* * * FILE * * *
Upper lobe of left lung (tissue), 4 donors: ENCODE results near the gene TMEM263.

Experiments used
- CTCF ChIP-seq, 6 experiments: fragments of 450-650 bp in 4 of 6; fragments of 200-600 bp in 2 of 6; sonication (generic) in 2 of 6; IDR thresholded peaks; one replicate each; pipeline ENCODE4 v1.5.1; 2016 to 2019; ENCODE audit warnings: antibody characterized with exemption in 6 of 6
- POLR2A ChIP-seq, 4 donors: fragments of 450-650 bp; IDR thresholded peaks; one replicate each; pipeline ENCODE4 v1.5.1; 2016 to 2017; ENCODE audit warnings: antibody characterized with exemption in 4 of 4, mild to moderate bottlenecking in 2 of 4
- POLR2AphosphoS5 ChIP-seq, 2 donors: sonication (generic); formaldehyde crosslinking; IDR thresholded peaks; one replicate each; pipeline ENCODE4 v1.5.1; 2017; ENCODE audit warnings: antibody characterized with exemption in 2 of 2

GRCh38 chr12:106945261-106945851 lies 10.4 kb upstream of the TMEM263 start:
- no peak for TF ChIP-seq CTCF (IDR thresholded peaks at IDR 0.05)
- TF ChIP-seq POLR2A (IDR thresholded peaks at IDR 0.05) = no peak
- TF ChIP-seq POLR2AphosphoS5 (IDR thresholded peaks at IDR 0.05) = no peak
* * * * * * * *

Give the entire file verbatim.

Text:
Upper lobe of left lung (tissue), 4 donors: ENCODE results near the gene TMEM263.

Experiments used
- CTCF ChIP-seq, 6 experiments: fragments of 450-650 bp in 4 of 6; fragments of 200-600 bp in 2 of 6; sonication (generic) in 2 of 6; IDR thresholded peaks; one replicate each; pipeline ENCODE4 v1.5.1; 2016 to 2019; ENCODE audit warnings: antibody characterized with exemption in 6 of 6
- POLR2A ChIP-seq, 4 donors: fragments of 450-650 bp; IDR thresholded peaks; one replicate each; pipeline ENCODE4 v1.5.1; 2016 to 2017; ENCODE audit warnings: antibody characterized with exemption in 4 of 4, mild to moderate bottlenecking in 2 of 4
- POLR2AphosphoS5 ChIP-seq, 2 donors: sonication (generic); formaldehyde crosslinking; IDR thresholded peaks; one replicate each; pipeline ENCODE4 v1.5.1; 2017; ENCODE audit warnings: antibody characterized with exemption in 2 of 2

GRCh38 chr12:106945261-106945851 lies 10.4 kb upstream of the TMEM263 start:
- no peak for TF ChIP-seq CTCF (IDR thresholded peaks at IDR 0.05)
- TF ChIP-seq POLR2A (IDR thresholded peaks at IDR 0.05) = no peak
- TF ChIP-seq POLR2AphosphoS5 (IDR thresholded peaks at IDR 0.05) = no peak